Fire v Red Bulls match preview

What Are They All About? New York Red Bulls  

Tripping at the first hurdle. This past weekend the Chicago Fire had a bye week during the international break. It gave them time to refocus and recharge after losing to Seattle at home in the previous round of fixtures. The 4-2 result against the Sounders sees the Fire on one point from three matches, a reality that simply isn’t good enough for a side that some pundits had as the most improved Eastern Conference team in the offseason. A bizarre thirty-fifth minute substitution saw an out of position Nicolas Hasler depart for Raheem Edwards who was not quite match fit after battling a hamstring injury in recent weeks, a situation which is a microcosm of this Chicago side at the moment. Under-prepared and without a coherent plan, the Fire stumbled in what was arguably a must win match. It is still early days and they have time to right the ship, but they’ll need maximum points as they host New York Red Bull this Saturday (Noon CT on ESPN+).

The Red Bulls will arrive in Bridgeview on the back of a mixed bag of results thus far in the season. A hard fought away draw against Columbus on opening day was followed up with battering San Jose in New Jersey, being unceremoniously ousted from CONCACAF Champions league by Santos Laguna, and then losing to Orlando this past weekend. Although Chris Armas’ men can point to injuries and international call-ups as a catalyst for handing Orlando their first win of the season, as it stands, this is a shell of the Supporters’ Shield winning side of last season both in terms of sharpness and mentality. Armas’ first trip to Bridgeview as a coach went swimmingly last season as a Bradley Wright-Phillips tally secured three points for the visitors. Will that become a theme for the Fire legend, or will the hosts remind him of Fire days past? Let’s see what’s in store for the Men in Red.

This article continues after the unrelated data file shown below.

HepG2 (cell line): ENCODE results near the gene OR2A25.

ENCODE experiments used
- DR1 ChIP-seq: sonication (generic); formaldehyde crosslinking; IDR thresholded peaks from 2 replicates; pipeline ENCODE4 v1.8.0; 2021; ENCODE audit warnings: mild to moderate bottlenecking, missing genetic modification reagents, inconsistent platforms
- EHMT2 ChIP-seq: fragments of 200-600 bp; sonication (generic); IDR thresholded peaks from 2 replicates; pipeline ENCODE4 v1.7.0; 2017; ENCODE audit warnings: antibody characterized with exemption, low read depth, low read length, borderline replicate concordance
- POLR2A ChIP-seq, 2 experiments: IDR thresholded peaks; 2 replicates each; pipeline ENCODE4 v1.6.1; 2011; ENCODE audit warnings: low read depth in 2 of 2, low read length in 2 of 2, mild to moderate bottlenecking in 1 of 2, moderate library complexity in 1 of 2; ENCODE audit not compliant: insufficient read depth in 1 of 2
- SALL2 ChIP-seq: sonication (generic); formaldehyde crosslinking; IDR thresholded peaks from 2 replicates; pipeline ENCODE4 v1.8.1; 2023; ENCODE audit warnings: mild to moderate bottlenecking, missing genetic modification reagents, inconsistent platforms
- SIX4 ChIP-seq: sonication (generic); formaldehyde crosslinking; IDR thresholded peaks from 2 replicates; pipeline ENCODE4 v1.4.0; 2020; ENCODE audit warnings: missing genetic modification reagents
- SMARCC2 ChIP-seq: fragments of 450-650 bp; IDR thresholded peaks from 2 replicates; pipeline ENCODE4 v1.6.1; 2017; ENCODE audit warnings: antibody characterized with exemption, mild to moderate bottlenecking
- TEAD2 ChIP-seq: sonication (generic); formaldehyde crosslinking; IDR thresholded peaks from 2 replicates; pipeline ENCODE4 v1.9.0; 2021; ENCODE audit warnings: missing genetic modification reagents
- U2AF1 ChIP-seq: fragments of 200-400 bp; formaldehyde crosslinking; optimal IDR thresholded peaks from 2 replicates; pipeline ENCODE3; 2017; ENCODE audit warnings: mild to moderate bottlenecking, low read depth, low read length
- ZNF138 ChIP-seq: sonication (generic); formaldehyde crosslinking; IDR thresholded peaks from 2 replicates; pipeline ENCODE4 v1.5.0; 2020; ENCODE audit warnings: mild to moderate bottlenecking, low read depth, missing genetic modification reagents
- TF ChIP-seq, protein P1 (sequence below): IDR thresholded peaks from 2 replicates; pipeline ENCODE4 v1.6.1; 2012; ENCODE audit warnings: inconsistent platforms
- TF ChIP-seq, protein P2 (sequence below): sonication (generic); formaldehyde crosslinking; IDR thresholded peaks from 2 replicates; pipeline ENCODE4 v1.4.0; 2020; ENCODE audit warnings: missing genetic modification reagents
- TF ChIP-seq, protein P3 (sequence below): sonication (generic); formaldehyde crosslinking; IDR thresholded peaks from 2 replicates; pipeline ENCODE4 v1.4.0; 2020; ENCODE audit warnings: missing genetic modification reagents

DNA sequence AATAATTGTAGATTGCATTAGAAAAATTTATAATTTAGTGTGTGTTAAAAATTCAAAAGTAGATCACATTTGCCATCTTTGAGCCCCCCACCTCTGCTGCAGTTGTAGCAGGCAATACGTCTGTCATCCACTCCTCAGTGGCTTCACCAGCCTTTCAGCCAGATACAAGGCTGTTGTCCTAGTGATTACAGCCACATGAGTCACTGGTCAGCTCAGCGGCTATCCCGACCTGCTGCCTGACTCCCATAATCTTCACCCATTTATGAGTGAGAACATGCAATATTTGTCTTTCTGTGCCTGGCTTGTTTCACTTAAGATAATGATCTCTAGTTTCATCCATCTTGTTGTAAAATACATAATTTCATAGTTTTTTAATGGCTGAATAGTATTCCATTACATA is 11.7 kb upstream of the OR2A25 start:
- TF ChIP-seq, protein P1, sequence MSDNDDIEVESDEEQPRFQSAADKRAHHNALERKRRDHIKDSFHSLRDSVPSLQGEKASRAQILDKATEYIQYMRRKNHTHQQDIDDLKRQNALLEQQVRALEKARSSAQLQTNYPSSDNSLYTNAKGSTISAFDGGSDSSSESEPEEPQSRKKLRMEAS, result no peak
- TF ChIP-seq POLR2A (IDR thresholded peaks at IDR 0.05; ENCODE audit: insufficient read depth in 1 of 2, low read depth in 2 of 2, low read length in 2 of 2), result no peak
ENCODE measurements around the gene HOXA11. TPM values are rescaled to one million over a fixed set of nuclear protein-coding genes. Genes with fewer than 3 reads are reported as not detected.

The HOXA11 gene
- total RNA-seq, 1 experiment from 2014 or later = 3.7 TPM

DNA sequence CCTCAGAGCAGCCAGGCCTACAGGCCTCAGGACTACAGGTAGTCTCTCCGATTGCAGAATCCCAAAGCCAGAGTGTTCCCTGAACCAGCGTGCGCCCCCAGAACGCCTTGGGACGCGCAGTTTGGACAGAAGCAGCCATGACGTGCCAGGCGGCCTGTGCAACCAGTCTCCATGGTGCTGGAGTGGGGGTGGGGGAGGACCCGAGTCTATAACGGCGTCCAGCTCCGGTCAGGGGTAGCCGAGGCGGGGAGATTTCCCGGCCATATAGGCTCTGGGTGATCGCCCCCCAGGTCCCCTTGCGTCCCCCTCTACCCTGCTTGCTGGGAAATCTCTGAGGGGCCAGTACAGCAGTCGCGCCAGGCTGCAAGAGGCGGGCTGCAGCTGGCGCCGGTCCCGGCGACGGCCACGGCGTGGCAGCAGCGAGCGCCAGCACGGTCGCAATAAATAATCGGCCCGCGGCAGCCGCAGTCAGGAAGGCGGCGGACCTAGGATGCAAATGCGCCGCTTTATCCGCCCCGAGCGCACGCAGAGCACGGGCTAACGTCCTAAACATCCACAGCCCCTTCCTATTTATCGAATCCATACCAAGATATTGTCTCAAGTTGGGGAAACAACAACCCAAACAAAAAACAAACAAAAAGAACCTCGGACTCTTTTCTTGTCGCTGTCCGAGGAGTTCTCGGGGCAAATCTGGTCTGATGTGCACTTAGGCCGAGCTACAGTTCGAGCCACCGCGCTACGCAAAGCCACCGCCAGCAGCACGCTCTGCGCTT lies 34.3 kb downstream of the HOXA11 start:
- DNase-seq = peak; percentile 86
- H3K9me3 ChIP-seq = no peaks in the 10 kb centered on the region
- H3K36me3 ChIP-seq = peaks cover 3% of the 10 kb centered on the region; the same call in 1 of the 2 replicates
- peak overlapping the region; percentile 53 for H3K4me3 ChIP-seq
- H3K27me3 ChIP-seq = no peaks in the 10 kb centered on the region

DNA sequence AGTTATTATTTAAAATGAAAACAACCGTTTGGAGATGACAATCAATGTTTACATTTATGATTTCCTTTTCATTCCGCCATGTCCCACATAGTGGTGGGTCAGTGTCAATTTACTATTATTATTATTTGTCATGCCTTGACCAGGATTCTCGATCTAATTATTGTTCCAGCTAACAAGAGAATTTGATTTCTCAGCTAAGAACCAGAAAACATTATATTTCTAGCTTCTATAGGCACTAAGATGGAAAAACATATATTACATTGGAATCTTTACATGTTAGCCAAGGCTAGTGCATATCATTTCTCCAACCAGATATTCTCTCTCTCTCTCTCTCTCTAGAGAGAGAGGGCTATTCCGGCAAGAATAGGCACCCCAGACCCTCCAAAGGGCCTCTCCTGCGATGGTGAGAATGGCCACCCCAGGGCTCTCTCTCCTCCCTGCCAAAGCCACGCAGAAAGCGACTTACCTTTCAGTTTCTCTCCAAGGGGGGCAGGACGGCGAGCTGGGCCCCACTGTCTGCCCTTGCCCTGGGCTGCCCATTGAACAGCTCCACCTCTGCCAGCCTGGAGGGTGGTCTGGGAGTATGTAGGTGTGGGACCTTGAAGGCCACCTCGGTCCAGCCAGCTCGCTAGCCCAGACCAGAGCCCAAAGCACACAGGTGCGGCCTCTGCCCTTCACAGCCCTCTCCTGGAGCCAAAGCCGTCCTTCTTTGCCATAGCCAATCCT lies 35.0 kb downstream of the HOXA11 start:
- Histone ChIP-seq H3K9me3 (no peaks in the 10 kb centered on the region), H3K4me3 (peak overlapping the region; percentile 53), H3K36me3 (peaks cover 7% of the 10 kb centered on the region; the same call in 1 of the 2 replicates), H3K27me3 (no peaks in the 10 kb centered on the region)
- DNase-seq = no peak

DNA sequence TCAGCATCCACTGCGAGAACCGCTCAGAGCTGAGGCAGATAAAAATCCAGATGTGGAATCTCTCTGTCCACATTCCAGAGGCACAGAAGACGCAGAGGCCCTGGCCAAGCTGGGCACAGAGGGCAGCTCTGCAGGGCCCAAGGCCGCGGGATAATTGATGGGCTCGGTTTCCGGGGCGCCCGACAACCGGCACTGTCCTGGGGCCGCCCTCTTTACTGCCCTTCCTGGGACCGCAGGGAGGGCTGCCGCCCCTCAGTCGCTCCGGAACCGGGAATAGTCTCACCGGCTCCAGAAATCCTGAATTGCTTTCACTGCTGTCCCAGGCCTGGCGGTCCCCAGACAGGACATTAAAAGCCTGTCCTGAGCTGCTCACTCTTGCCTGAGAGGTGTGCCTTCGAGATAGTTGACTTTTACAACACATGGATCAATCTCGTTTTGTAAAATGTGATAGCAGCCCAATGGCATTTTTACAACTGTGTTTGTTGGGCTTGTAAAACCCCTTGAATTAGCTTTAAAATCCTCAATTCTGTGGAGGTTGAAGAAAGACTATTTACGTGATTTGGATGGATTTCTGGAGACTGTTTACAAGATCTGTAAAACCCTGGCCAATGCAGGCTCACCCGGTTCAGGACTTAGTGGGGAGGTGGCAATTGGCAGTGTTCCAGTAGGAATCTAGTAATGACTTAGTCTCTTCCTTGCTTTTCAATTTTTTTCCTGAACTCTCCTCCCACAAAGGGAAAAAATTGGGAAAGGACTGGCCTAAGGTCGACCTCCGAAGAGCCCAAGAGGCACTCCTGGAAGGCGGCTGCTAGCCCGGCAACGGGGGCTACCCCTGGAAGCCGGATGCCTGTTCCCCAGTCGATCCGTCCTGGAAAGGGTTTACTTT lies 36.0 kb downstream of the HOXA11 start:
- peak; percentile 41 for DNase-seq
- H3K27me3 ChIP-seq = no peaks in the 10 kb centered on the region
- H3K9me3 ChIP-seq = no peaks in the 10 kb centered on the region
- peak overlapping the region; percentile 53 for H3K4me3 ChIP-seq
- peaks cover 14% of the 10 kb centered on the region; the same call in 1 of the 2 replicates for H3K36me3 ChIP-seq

Red Bull Form Guide (All Competitions): L-W-L-L-D

Previous Result: A 1-0 home loss against Orlando.

Formation: 4-2-3-1; Robles; Duncan, Parker, Tarek, Lade; Davis, Rzatkowski; Muyl, Bezecourt, Royer; Wright-Phillips

Strengths: Although they may not have hit their stride yet, this Red Bull side is largely the same one that finished atop the MLS table last season—their third Shield in six years. The intricacies of Armas’ approach may differ slightly from Marsch’s as he attempts to make the squad his own in his first full season in charge, but the Red Bull system is largely still in place. With such consistency, a return to success is likely just around the corner. Let’s take a look.

A Blueprint for Goals: Although it may seem like an overstatement, a distinct tactical approach is key to success in MLS. With various hindrances, both technical and financial, tactical flexibility is not always a possibility within the league. Additionally, even the most tactically astute teams around the world have a go-to style of play. As alluded to above, the Red Bulls have their approach down to a tee. They press high, they press early, and they look to transition quickly through the central channels until they cross the midfield line at which point, they let the wingers and fullbacks take over before dumping the ball back into the central channel, often for an easy finish. The heat maps and passing charts from this season reflect this trend as there is rarely a non-diagonal pass made in the opposing half by Armas’ charges and a vast majority of these passes find their intended target—i.e. Wright Phillips or the late arriving Bezecourt.